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U.S. President Donald Trump is firing the biggest shot yet in the global trade war by imposing tariffs on $34 billion of Chinese imports, delivering on a promise to his political supporters that risks provoking retaliation and harming the world economy.
The duties on Chinese goods will go forward just after midnight, Trump told reporters on Air Force One on his way to Montana on Thursday. Another $16 billion of goods could follow in two weeks, Trump said, before suggesting the final total could eventually reach $550 billion, a figure that exceeds all of China’s annual goods exports to the U.S.
As of 12:01 a.m. Friday in Washington, U.S. customs officials are set to begin collecting 25 percent tariffs on Chinese imports of goods ranging from to farming plows to semiconductors and airplane parts. It’s the first time the U.S. has imposed tariffs directly aimed at Chinese goods following months in which Trump accused Beijing of stealing American intellectual property and unfairly swelling America’s trade deficit.
The riskiest economic gamble of Trump’s presidency could spread as it enters a new and dangerous phase by imposing direct costs on companies and consumers globally. China has vowed to hit back in kind on goods ranging from American soybeans to pork, which may in turn prompt Trump to raise trade barriers even higher.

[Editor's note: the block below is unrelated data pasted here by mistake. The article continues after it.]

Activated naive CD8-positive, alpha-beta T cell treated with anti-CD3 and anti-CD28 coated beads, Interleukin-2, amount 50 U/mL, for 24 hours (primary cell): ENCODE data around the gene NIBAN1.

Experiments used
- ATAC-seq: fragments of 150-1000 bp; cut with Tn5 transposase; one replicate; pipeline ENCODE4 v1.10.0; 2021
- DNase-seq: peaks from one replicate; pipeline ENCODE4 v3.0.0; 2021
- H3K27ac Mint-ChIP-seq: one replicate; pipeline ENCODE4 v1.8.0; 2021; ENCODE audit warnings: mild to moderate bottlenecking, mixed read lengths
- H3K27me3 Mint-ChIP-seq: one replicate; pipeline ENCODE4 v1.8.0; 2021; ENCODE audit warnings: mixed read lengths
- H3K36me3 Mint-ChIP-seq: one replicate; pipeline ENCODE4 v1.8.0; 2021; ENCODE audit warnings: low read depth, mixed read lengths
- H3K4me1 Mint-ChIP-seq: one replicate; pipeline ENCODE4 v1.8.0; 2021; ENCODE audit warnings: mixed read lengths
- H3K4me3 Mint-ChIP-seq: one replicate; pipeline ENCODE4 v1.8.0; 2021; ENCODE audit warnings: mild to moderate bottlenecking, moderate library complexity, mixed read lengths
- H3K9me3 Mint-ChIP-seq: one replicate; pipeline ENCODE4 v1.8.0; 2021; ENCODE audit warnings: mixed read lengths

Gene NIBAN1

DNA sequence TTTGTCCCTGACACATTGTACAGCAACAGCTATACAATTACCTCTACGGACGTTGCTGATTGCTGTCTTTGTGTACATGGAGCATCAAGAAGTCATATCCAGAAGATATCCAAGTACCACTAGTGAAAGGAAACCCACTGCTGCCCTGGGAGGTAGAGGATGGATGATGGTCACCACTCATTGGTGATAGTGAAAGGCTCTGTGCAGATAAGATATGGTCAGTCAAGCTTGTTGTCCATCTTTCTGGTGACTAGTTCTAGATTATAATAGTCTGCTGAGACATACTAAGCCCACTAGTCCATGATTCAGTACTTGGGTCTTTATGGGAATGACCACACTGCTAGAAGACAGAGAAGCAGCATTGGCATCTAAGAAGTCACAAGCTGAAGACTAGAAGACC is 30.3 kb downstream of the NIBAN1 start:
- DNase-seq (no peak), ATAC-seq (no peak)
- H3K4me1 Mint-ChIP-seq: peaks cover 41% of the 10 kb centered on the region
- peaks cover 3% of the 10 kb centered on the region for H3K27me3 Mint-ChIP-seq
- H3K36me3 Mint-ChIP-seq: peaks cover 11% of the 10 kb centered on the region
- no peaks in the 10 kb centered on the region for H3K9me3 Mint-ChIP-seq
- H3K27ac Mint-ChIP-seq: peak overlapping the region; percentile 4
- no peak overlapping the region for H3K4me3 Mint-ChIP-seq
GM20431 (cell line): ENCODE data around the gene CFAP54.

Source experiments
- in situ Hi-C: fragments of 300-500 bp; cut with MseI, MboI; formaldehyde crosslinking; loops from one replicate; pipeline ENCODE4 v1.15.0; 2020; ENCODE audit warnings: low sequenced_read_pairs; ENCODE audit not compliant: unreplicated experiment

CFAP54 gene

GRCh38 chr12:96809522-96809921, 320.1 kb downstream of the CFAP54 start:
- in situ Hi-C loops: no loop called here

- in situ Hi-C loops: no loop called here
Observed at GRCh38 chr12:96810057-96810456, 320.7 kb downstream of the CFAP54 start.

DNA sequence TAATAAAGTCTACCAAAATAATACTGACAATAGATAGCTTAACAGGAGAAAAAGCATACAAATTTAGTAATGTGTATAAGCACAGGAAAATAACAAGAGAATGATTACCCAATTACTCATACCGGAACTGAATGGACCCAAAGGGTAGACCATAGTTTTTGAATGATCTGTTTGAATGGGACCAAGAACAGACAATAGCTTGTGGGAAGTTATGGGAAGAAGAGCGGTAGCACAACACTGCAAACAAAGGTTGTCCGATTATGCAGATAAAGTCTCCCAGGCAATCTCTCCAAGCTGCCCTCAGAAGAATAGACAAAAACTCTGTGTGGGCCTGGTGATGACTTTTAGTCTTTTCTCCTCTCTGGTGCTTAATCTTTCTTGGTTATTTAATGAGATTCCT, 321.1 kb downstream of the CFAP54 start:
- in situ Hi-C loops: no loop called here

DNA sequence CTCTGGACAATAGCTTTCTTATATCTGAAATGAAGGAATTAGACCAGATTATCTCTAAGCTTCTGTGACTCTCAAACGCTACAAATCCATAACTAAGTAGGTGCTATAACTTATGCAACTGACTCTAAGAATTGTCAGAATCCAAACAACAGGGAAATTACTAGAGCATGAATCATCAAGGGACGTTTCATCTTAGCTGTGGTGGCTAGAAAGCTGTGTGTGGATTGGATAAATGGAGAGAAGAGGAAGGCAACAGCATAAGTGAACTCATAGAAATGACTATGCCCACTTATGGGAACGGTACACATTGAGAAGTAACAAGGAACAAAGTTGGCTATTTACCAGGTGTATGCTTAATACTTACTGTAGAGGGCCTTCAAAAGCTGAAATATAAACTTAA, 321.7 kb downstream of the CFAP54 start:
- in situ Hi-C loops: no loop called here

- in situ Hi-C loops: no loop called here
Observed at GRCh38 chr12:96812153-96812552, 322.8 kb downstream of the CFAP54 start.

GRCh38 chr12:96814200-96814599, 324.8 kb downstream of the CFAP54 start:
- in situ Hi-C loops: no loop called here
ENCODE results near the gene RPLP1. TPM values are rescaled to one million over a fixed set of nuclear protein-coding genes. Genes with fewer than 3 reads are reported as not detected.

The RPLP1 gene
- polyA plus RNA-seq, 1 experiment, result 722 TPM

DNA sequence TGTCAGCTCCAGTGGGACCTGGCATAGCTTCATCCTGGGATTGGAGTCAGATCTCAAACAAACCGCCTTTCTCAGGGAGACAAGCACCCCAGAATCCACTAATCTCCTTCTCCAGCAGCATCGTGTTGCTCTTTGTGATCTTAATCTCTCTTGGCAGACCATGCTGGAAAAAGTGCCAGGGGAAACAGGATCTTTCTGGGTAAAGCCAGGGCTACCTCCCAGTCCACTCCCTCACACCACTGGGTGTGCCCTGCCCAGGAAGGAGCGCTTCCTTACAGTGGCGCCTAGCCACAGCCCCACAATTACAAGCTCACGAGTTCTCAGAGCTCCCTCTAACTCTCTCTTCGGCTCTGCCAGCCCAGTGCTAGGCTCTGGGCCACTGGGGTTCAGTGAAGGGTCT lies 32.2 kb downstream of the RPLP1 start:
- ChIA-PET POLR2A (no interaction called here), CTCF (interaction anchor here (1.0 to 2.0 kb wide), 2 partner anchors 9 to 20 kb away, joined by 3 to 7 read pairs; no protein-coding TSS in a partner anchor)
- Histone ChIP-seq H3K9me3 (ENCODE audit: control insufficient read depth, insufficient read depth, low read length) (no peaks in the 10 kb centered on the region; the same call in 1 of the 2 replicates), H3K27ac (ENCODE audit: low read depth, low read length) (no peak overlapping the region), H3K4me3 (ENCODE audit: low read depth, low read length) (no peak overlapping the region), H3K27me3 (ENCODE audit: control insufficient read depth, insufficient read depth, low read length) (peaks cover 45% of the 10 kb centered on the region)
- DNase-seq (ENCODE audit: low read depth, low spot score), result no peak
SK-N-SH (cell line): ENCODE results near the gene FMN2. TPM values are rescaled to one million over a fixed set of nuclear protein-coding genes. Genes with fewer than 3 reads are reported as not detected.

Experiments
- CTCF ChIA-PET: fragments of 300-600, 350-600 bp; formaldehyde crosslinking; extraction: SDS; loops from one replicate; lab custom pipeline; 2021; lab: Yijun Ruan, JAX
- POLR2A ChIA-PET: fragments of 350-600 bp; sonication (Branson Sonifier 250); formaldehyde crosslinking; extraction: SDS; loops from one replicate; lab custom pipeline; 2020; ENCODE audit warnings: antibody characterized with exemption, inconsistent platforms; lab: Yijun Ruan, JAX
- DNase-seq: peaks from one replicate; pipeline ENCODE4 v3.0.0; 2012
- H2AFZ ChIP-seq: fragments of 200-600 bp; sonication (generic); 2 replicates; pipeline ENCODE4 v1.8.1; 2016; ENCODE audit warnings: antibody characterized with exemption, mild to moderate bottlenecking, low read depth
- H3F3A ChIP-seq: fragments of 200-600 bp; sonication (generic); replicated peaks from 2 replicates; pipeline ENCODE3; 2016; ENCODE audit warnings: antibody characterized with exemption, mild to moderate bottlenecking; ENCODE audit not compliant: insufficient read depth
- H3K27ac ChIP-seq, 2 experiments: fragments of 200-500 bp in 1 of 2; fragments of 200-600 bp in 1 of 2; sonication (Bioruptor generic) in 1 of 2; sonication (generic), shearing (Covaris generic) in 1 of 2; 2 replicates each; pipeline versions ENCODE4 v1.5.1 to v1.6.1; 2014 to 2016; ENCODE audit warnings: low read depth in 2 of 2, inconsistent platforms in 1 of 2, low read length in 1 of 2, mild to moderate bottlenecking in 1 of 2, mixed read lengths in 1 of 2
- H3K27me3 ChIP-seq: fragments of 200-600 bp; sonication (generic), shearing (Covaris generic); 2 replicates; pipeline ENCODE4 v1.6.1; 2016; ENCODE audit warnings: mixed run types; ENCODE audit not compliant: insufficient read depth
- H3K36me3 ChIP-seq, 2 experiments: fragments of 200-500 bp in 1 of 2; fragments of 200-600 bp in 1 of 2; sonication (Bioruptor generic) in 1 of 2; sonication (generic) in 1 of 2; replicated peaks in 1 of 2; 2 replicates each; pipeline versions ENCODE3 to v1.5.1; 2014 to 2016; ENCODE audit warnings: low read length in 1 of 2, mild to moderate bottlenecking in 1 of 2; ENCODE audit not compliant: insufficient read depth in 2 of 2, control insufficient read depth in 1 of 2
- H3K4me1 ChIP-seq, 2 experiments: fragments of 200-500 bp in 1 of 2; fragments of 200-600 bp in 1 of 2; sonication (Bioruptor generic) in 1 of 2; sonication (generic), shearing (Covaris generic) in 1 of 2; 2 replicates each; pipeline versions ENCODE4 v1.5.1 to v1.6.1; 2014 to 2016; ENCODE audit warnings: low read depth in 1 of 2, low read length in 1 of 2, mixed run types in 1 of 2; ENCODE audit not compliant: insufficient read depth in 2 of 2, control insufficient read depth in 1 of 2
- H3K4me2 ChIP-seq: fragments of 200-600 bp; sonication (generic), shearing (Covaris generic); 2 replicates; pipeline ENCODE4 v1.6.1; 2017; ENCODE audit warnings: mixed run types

“Once these tariffs start going into effect, it’s pretty clear the conflict is real,” said Robert Holleyman, former deputy U.S. trade representative under President Barack Obama and now a partner at law firm Crowell and Moring LLP. “If we don’t find an exit ramp, this will accelerate like a snowball going down a hill.”
Recent U.S. tariffs on steel and aluminum antagonized fellow rich nations and drew return fire from the European Union and Canada.
Iconic American companies such as Harley-Davidson Inc. are among those set to suffer. The motorcycle maker said this month it may move production out of the U.S. to avoid EU tariffs on its bikes. American businesses from Apple Inc. and Walmart Inc. to General Motors Co. all operate in China and are keen to expand. That hands Chinese President Xi Jinping room to impose penalties such as customs delays, tax audits and increased regulatory scrutiny if Trump delivers on his threat of bigger duties on Chinese trade.
Chinese stocks have taken a beating in recent weeks, entering a bear market, as concerns about the trade war have mingled with worries about China’s ability to control its debt and maintain growth. U.S. stocks are up slightly more than 2 percent this year as investors have weighed the threat of trade frictions against the strong performance of the U.S. economy.
Trump is doubling down on his promise to put “America First” in the nation’s foreign and economic policies. He blames China for a bilateral trade deficit of $336 billion and for costing U.S. manufacturing jobs.
Politically, the get-tough-on-China campaign is aimed at helping score points with the voters who propelled Trump to the White House even though some members of his Republican party -- particularly those in farming states that could be hit by retaliation -- urged a retreat. Failure that brings economic pain could cost Republican seats in November’s mid-term elections.By
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